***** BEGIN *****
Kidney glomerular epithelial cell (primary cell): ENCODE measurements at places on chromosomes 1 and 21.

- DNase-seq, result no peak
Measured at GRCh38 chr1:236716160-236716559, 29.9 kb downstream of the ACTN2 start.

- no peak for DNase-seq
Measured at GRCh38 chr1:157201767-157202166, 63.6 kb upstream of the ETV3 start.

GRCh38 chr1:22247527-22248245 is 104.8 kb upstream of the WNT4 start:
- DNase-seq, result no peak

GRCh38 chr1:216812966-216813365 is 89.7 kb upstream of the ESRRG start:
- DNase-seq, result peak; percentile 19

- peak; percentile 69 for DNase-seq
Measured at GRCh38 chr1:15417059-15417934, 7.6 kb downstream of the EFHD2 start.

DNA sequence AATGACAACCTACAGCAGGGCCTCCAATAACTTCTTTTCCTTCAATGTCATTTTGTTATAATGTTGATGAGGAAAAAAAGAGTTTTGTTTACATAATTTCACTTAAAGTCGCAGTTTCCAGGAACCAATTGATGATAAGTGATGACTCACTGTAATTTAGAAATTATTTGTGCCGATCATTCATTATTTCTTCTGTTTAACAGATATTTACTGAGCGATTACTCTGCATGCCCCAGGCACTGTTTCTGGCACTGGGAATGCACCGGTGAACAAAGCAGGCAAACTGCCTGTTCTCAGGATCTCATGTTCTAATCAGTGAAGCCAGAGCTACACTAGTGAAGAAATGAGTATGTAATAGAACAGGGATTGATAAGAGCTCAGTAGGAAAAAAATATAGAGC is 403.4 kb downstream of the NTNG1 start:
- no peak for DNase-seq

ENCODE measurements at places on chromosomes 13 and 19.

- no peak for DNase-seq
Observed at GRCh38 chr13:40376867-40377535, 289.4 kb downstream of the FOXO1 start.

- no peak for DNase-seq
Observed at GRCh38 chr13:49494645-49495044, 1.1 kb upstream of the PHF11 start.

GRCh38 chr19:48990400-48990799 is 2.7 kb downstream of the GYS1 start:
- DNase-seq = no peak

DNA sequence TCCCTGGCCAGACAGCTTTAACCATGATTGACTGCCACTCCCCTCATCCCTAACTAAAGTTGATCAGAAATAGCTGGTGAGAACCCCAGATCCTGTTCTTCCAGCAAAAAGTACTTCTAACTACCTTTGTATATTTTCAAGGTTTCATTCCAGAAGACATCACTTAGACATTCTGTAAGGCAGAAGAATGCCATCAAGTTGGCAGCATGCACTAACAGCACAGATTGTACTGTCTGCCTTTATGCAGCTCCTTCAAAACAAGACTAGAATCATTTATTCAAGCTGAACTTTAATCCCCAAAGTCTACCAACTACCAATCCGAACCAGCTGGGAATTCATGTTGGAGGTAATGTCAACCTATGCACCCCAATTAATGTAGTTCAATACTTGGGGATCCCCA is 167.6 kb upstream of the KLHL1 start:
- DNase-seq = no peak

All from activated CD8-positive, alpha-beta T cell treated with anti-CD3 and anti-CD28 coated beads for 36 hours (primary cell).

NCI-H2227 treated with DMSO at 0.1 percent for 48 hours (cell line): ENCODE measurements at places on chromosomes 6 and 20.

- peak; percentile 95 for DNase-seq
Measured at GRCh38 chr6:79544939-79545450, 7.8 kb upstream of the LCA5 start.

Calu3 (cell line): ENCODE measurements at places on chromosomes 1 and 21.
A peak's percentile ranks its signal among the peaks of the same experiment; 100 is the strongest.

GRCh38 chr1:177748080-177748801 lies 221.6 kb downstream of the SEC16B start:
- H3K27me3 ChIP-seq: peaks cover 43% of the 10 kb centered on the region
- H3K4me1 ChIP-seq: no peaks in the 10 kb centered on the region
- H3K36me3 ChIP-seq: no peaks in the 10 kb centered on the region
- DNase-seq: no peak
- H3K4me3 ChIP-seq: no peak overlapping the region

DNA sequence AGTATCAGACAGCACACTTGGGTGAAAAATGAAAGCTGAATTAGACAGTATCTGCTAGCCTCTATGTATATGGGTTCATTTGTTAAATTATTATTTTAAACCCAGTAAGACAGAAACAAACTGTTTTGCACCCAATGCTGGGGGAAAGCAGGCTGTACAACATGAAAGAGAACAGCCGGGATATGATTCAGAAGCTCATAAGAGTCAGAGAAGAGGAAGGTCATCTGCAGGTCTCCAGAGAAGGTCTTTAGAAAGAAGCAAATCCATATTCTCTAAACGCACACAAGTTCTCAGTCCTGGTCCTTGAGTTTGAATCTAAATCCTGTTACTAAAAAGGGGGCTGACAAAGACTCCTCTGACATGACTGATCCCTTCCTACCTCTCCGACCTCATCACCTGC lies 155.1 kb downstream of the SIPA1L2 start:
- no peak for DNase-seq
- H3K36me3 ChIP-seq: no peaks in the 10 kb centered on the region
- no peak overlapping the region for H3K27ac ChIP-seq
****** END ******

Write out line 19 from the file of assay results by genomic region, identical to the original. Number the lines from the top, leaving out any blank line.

GRCh38 chr19:48990400-48990799 is 2.7 kb downstream of the GYS1 start: